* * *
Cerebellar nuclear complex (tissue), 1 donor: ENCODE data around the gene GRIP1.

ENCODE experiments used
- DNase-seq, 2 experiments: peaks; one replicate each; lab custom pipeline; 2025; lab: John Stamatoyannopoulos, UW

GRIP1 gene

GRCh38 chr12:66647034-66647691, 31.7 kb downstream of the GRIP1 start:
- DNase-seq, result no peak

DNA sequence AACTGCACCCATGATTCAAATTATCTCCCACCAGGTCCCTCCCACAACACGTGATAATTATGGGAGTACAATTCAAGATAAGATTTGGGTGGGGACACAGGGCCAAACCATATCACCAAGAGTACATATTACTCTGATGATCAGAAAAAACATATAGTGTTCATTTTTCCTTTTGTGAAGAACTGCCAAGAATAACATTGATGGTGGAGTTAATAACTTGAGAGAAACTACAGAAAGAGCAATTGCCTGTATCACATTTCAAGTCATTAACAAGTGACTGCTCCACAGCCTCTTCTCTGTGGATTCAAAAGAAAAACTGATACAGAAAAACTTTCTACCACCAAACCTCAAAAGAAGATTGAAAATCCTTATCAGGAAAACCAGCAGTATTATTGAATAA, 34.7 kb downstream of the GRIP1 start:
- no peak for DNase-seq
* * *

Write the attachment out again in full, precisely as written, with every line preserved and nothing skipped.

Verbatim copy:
Cerebellar nuclear complex (tissue), 1 donor: ENCODE data around the gene GRIP1.

ENCODE experiments used
- DNase-seq, 2 experiments: peaks; one replicate each; lab custom pipeline; 2025; lab: John Stamatoyannopoulos, UW

GRIP1 gene

GRCh38 chr12:66647034-66647691, 31.7 kb downstream of the GRIP1 start:
- DNase-seq, result no peak

DNA sequence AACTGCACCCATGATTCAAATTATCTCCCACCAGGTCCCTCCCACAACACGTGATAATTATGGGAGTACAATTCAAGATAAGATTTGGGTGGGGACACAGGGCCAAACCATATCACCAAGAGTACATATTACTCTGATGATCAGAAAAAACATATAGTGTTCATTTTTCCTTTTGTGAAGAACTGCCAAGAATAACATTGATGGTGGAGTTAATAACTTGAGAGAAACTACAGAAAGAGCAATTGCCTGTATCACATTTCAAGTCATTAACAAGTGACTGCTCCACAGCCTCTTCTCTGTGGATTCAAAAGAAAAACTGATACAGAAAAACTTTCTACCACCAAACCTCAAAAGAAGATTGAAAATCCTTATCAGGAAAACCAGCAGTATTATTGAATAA, 34.7 kb downstream of the GRIP1 start:
- no peak for DNase-seq